A Commentary by John Stott
Romans 7 is well known to most Christian people because of the debate it has provoked about holiness. Who is the ‘wretched man’ or ‘miserable creature’ (NEB) of verse 24, who gives us a graphic account of his inner moral turmoil (15ff.), cries out for deliverance, and then immediately appears to thank God for it? (25)? Is this person regenerate or unregenerate? And if the former, is he or she normal or abnormal, mature, immature or backsliding? The different schools of holiness teaching are obliged to come to terms with this chapter.
But it is never wise to bring to a passage of Scripture our own ready-made agenda, insisting that it answers our questions and addresses our concerns. For that is to dictate to Scripture instead of listening to it. We have to lay aside our presuppositions, so that we can conscientiously think ourselves back into the historical and cultural setting of the text. Then we shall be in a better position to let the author say what he does say and not force him to say what we want him to say. It is of course legitimate to seek secondary applications to contemporary questions, but only after the primary task of ‘grammatico-historical exegesis’ has been diligently done.
If we come to Romans 7 in such a mood of meekness and receptivity, it becomes evident at once that Paul’s preoccupation is more historical than personal. He is not answering questions put to him in a Christian holiness convention, but rather struggling with the place of the law in God’s purpose. For the ‘law’ or the ‘commandment’ or the ‘written code’ is mentioned in every one of the chapter’s first fourteen verses, and some thirty-five times in the whole passage which runs from 7:1 to 8:4. What is the place of the law in Christian discipleship, now that Christ has come and inaugurated the new era?
Before coming to Romans 7, however, we need to ask what Paul has written thus far about God’s purpose in giving the law. Paul’s reply is couched in almost entirely uncomplimentary terms. To be sure, in theory the person ‘who does these things will live by them’ (Rom. 10:5, quoting Lv. 18:5). But in practice no human being has ever succeeded in obeying the law. Therefore it can never be the way of salvation (Gal.3:10f.; 21f.). Instead the law reveals sin (3:20), condemns the sinner (3:19), defines sin as transgression (4:15; 5:13; cf. Gal. 3:19), ‘brings wrath’ (4:15), and was even ‘added so that the trespass might increase’ (5:20). In consequence, God’s righteousness has been revealed in the gospel altogether ‘apart from the law’ (1:17; 3:21a), although the law helped to bear witness to it (1:2; 3:21b). And sinners are justified by God, not through obeying the law but through faith in Christ (3:27). Such faith upholds the law (3:31) by assigning to it its proper function. Abraham himself illustrated this principle, since the way he received God’s promise was ‘not through law… but through the righteousness that comes by faith’ (4:13f.). This antithesis shows that the whole gospel vocabulary of promise, grace and faith is incompatible with law.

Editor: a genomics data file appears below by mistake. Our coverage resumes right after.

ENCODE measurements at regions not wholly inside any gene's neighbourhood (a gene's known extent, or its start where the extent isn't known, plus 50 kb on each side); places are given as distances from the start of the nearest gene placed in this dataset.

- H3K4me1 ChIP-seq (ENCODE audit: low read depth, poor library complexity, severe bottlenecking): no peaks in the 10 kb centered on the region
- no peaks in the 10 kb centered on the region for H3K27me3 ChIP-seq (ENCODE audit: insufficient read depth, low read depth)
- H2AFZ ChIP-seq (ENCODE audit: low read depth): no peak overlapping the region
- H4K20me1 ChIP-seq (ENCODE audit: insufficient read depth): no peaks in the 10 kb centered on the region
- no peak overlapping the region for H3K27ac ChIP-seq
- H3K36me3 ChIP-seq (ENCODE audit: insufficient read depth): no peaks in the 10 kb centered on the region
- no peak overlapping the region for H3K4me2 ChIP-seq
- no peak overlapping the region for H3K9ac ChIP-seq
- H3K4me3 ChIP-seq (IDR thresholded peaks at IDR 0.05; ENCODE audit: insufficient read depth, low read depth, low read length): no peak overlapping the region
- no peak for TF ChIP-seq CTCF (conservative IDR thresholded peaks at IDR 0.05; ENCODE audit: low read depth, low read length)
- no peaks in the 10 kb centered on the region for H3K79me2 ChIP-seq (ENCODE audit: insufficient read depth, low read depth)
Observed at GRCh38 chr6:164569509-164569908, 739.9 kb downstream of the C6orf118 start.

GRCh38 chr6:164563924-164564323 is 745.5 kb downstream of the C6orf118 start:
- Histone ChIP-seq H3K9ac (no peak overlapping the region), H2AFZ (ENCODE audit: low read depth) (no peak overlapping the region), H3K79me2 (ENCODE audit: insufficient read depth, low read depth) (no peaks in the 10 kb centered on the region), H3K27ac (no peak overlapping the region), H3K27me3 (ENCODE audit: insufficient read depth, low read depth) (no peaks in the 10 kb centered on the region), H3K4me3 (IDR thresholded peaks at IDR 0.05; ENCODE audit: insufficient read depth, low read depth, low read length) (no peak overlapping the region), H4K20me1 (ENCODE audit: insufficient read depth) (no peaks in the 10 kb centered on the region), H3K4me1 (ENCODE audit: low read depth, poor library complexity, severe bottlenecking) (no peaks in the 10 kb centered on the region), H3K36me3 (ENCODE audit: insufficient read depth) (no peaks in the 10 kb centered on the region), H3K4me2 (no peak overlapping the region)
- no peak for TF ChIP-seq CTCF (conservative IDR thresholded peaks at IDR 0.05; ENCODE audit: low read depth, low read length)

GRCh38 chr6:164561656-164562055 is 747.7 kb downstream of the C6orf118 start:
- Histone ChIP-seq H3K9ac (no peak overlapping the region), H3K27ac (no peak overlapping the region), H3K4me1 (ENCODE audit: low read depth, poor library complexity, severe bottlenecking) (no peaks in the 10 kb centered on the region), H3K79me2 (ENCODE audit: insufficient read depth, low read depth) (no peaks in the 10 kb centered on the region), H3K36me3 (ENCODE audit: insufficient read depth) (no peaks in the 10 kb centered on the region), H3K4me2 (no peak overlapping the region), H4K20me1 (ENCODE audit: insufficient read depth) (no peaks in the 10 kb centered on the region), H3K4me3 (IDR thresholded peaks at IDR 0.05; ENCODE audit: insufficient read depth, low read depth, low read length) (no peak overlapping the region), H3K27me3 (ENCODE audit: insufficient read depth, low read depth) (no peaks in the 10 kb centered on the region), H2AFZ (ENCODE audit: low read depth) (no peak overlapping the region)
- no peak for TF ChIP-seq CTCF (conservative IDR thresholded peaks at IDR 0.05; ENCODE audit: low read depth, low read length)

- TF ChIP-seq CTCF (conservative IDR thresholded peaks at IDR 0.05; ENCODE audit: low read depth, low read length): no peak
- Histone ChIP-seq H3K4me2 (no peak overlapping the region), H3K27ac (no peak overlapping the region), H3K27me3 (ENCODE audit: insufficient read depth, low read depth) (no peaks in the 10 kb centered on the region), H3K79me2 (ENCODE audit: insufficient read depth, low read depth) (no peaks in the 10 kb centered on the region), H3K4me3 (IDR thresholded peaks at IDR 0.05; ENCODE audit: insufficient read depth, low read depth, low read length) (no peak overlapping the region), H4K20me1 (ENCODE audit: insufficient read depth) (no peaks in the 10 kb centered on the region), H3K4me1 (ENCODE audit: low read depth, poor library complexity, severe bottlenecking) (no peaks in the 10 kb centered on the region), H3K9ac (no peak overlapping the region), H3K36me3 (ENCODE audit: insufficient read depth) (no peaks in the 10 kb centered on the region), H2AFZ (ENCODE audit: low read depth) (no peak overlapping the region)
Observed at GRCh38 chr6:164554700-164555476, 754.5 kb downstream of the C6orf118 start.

So far then, almost all Paul’s allusions to the law have been pejorative. The law reveals sin , not salvation; it brings wrath, not grace. And these negative references culminate in what to Jewish ears must have appeared his shocking epigram that Christian believers are ‘not under law, but under grace’ (6:14f.). It is the springboard into Romans 7, which begins with similar statements that we have ‘died to the law’ (4) and so have been ‘released from the law’ (6). How dare the apostle be so dismissive of God’s law? One has only to read Psalm 19 and 119 to sense the enormous pleasure which godly Jews derived from the law. It was to them ‘more precious than gold, than much pure gold’ and ‘sweeter than honey, than honey from the comb’ (Ps.19:10). How then can the apostle denigrate it as promoting sin rather than righteousness, and death rather than life? How could he proclaim freedom from it? What did he mean that we are ‘no longer under the law’? Was he declaring it to be abrogated? His words must have sounded like a clarion call to antinomianism.
Moreover, Paul’s teaching is by no means of purely antiquarian interest today. For the advocates of the so-called ‘new morality’, which was first proclaimed in the 1960s but is still popular today, appear to be twentieth-century antinomians. They maintain that the category of ‘law’ has been abolished for Christians and that the only absolute left is the commandment of love. There are also contemporary holiness teachers who declare similarly that the law has no place in the Christian life. In support of their position they quote both ‘Christ is the end of the law’ (10:4) and ‘you are not under law’ (6:14f,), as if these statements meant that the moral law has been annulled. What Paul writes in Romans has direct relevance to this debate.